Matt Botos discusses nitro engines

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Written by Chris Mulcahy RC Helicopters Column As seen in the September 2018 issue of Model Aviation.

This month, I chatted with Matt Botos from Synergy R/C Helicopters about nitro helicopters and some of the new and exciting products he’s been working on! Chris Mulcahy: There was a time when nitro-powered helicopters were the only choice to fly. With the development of LiPo batteries and brushless motors, it sometimes appears that nitro has all but faded away. If you go to any fun-fly, however, you will see that nitro is very much alive and thriving. What do you think the appeal is? Matt Botos: There are a few things that come to mind when I think about the appeal of nitro. First is the power-to-weight ratio. A nitro-powered helicopter might have less power than electric, but it doesn’t have the burden of heavy LiPo batteries. The power closely matches the weight. A nitro helicopter has a confidence-inspiring feeling primarily because its power level is much lower than electric. Next is the flight time. The average flight time for electric power is approximately 4 minutes, unless you have a low head-speed configuration, which might give you upward of 10 minutes. The average flight time for a 700-class nitro heli is approximately 7 minutes. Even after your nitro flight is finished, it’s quick and easy to refuel and go at it again. Finally is the sound, smell, and smoke of a nitro-fueled, internal combustion engine. Nitro has been around for a long time and it’s not going to die anytime soon.
Matt Botos with the new Synergy N556.

CM: For those who are thinking about trying nitro helis, can you explain your break-in procedure for a new engine? What are the important steps to ensure that an engine is good, strong, and has a long life? MB: There are approximately 100 opinions on nitro engine break-in procedures, but there are only a few important things to remember. First, never overload or overheat a new motor. If you have to, reduce the collective pitch to 8° to prevent loading. Next, start tuning your needles on the first flight immediately after you verify that your factory settings are rich. Your engine will not break in properly if you are running too rich. Components of an internal combustion engine will expand with heat, so you need to ensure that your motor is close to operating temperature for a proper break-in. CM: Tuning can make or break an engine. What are some tips you can offer for tuning an engine? How do you know when it’s time to start tuning? MB: Proper tuning is not something that comes overnight. It involves sight, sound, and the feel of the helicopter. Many pilots will have to go through a trial-and-error period to determine how much power these engines can produce without destroying the motor. The trial-and-error period will also teach you what a lean or rich motor sounds like, as well as how hot the motor is in both conditions. The amount of smoke that a nitro motor is producing is also a key indicator of how it is performing. Start tuning immediately after you verify that the factory settings are rich.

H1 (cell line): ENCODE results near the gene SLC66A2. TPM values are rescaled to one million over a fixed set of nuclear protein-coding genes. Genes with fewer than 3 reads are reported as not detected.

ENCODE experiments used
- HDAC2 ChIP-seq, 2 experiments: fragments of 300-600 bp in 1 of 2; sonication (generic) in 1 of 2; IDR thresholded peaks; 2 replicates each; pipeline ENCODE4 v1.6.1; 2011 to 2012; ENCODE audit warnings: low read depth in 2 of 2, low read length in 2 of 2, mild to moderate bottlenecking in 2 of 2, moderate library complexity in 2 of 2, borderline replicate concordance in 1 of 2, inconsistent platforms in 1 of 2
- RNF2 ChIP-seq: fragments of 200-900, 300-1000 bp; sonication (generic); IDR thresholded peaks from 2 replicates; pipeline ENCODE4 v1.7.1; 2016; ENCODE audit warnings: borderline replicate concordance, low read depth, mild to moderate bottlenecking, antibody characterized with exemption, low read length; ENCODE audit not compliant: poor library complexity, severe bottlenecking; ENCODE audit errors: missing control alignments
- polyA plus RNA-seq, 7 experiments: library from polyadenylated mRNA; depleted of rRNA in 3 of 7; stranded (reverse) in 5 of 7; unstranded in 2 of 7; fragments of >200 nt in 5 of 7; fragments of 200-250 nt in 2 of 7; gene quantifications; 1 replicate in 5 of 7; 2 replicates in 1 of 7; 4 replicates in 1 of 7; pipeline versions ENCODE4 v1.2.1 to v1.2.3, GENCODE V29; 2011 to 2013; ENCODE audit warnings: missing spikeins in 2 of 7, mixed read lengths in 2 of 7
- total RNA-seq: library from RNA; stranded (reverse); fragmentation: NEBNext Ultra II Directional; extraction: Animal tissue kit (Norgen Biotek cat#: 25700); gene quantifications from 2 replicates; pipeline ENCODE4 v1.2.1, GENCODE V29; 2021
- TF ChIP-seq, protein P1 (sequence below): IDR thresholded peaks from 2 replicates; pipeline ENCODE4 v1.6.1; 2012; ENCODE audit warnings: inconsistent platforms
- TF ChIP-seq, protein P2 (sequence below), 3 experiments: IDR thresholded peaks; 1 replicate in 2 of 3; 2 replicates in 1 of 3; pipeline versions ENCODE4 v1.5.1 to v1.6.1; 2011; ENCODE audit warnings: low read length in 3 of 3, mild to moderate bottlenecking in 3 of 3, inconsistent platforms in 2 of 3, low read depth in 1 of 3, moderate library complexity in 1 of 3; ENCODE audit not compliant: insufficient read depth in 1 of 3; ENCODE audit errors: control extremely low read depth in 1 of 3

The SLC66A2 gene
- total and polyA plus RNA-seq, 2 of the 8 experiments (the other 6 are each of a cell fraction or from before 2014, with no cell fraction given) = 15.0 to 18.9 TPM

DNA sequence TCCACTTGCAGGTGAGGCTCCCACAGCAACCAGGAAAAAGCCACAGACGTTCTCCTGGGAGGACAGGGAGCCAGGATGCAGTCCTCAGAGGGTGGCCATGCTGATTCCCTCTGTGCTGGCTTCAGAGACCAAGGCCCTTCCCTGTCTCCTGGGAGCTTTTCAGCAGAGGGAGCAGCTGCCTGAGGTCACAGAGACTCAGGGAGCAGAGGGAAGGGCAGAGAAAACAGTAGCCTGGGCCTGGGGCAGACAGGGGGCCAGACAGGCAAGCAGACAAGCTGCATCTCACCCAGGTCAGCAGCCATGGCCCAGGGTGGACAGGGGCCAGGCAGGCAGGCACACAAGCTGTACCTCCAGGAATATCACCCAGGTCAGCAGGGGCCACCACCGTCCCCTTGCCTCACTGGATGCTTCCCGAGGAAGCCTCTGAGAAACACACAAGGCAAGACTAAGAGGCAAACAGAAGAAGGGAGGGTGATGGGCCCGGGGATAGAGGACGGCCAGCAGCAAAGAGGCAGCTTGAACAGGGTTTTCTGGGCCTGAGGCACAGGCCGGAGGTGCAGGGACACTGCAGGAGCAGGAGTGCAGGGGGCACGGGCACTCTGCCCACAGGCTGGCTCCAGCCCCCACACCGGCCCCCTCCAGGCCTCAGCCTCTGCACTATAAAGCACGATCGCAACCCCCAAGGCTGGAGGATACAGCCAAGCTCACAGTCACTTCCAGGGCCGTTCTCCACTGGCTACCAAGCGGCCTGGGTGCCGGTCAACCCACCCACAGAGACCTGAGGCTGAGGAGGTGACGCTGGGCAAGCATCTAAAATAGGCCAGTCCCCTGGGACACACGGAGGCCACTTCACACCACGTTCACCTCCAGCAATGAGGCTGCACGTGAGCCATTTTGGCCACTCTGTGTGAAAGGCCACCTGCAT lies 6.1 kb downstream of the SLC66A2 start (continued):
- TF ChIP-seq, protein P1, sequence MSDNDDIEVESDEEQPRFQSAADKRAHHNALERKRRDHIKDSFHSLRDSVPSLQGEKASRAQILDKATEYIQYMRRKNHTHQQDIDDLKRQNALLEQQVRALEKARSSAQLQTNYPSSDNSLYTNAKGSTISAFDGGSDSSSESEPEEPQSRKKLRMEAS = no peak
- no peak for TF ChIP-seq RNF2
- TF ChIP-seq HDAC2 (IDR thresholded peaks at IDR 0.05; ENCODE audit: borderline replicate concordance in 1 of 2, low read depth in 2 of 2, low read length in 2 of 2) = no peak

A Synergy N556 gets ready for a flight.